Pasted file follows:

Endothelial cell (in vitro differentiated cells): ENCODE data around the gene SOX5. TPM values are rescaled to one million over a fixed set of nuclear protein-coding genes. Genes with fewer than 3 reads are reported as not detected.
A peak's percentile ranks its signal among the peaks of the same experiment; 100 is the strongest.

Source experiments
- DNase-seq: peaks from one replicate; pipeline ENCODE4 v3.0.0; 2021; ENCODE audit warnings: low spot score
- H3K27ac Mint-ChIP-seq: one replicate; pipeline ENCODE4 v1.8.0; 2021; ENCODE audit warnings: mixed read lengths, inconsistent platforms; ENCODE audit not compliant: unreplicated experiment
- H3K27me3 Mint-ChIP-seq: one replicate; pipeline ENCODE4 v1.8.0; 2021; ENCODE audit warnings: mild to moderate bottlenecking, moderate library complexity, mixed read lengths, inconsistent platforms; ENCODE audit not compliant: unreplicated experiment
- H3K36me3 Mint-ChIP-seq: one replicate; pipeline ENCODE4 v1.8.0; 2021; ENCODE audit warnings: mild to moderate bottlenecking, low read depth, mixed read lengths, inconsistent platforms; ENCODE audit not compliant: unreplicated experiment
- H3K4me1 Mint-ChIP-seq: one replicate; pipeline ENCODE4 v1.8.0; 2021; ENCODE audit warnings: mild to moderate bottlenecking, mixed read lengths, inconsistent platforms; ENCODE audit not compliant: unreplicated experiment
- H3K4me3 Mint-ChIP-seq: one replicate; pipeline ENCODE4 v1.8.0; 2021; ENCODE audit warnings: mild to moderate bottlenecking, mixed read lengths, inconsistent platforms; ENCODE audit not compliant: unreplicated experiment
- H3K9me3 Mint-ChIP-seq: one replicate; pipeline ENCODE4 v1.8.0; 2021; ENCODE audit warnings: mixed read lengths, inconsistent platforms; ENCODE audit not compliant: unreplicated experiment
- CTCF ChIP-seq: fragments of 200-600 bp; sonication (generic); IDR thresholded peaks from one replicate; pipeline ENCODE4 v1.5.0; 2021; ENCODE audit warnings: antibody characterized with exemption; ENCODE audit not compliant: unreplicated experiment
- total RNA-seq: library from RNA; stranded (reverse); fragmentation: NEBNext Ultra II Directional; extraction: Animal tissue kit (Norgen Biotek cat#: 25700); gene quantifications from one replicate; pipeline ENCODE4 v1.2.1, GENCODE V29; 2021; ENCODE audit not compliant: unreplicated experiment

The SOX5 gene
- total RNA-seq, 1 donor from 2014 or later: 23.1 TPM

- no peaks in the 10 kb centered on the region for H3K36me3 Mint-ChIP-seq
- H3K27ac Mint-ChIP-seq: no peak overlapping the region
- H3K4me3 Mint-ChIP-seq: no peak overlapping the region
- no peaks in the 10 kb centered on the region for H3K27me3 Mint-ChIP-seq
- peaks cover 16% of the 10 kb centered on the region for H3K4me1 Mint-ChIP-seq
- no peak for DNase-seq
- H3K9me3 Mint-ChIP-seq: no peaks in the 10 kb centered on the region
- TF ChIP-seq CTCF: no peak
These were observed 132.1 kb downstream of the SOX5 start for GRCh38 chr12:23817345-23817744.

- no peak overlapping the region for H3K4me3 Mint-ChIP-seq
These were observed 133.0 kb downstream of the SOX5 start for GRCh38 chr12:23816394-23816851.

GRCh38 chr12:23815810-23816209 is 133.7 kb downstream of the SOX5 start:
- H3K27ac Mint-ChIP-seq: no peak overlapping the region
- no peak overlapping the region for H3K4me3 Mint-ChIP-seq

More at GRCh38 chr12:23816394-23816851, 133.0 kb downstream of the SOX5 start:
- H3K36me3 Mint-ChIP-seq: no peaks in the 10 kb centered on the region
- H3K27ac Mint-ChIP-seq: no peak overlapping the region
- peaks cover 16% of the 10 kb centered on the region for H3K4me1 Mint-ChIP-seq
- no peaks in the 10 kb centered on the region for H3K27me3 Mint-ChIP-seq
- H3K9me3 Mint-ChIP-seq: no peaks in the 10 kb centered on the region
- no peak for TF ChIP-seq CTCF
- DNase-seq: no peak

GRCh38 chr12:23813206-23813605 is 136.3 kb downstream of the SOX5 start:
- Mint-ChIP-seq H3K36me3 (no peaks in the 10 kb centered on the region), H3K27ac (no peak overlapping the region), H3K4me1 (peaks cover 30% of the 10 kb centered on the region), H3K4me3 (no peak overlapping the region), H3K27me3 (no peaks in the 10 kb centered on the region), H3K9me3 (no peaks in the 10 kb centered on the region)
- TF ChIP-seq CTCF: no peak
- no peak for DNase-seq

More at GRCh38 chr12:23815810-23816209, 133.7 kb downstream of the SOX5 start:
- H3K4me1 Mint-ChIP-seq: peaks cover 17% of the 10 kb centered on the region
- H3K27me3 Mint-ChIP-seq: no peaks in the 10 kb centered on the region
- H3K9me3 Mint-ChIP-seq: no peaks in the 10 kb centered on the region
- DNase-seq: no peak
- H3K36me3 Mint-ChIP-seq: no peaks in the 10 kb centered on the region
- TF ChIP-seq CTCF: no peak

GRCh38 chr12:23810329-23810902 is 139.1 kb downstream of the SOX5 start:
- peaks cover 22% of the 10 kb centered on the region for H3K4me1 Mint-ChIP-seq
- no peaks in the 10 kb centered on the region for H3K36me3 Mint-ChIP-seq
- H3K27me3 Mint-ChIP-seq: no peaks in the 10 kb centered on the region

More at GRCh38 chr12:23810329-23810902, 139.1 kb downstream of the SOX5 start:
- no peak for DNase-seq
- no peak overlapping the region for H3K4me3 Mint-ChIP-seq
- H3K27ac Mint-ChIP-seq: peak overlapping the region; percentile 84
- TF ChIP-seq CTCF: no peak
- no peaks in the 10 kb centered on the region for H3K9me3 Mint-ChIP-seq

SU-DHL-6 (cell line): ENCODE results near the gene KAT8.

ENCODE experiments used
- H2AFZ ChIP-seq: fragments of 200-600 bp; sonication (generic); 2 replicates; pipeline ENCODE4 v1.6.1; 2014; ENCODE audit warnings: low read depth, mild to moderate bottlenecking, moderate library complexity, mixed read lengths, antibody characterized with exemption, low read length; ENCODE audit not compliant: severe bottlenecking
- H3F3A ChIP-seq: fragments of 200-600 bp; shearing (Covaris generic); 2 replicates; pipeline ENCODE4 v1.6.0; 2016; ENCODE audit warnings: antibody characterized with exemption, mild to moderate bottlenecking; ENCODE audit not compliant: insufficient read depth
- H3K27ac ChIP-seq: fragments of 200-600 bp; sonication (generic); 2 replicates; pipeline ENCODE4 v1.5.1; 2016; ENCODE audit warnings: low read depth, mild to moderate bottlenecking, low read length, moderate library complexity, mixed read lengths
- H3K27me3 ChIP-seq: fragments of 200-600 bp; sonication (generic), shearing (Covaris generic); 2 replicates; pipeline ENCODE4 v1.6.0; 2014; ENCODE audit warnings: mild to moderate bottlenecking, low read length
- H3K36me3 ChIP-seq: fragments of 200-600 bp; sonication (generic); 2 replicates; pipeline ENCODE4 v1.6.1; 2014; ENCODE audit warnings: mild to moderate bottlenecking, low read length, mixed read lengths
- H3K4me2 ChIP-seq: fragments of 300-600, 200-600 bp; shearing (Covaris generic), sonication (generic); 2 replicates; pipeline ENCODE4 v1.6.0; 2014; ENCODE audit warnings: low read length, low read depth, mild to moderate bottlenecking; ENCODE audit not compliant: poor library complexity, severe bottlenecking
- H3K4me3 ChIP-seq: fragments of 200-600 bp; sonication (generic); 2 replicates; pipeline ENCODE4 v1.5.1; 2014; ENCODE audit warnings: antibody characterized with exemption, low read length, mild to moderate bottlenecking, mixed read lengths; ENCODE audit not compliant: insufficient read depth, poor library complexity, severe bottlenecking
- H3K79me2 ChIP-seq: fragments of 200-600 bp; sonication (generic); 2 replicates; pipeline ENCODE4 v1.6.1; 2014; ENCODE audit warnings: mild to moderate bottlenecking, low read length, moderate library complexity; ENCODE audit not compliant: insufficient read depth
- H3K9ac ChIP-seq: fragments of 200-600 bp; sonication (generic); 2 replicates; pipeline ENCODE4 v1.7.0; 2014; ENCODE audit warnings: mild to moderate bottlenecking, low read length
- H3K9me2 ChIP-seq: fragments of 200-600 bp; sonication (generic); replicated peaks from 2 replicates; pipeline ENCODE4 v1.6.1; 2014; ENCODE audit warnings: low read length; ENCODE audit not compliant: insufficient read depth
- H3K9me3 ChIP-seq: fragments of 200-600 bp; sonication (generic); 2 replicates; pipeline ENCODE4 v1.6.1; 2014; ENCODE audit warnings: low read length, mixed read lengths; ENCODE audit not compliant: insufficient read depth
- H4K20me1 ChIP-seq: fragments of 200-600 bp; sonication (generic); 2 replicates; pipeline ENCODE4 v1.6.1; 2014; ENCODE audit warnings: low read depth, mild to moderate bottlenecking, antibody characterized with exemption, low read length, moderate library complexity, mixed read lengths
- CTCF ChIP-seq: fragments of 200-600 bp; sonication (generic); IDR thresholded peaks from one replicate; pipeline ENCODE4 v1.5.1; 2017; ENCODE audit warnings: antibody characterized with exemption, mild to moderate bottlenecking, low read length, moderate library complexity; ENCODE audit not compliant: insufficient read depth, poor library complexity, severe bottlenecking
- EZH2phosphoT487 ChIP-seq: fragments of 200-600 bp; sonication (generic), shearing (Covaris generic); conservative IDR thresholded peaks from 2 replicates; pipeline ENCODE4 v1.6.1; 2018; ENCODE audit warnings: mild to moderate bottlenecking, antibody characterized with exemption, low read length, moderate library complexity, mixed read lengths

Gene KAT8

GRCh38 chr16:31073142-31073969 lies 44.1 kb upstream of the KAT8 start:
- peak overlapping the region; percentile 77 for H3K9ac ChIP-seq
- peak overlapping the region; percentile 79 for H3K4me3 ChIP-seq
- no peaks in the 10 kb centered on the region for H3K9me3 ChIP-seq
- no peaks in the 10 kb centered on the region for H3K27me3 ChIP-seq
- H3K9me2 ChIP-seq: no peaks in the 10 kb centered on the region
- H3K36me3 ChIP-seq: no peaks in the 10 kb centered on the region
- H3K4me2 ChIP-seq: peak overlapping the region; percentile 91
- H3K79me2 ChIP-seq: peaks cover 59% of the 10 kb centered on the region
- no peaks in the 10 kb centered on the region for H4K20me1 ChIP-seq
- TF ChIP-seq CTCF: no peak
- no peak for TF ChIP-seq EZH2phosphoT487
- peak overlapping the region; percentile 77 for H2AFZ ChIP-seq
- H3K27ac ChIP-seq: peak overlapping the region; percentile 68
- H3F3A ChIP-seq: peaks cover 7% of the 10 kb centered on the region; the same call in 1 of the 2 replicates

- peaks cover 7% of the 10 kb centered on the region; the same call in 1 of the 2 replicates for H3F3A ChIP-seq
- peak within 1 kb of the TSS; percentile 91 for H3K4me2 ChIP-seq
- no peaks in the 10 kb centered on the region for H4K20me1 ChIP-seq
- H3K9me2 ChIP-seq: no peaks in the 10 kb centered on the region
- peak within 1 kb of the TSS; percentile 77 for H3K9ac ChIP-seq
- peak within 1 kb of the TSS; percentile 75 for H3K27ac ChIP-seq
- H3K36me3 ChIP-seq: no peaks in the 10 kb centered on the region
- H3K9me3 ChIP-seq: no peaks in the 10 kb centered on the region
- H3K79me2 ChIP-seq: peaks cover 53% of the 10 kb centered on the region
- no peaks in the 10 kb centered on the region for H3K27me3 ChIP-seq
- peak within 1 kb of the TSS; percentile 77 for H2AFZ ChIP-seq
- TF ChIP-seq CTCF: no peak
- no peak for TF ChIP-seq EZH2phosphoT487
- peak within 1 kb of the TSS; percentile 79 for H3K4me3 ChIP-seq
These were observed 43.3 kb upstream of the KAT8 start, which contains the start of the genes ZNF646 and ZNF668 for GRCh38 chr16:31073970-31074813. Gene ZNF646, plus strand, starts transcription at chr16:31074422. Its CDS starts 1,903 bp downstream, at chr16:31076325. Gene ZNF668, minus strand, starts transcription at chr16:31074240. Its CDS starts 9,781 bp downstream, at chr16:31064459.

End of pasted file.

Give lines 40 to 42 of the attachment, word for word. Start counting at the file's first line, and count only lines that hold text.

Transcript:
- no peak for DNase-seq

More at GRCh38 chr12:23815810-23816209, 133.7 kb downstream of the SOX5 start:
- H3K4me1 Mint-ChIP-seq: peaks cover 17% of the 10 kb centered on the region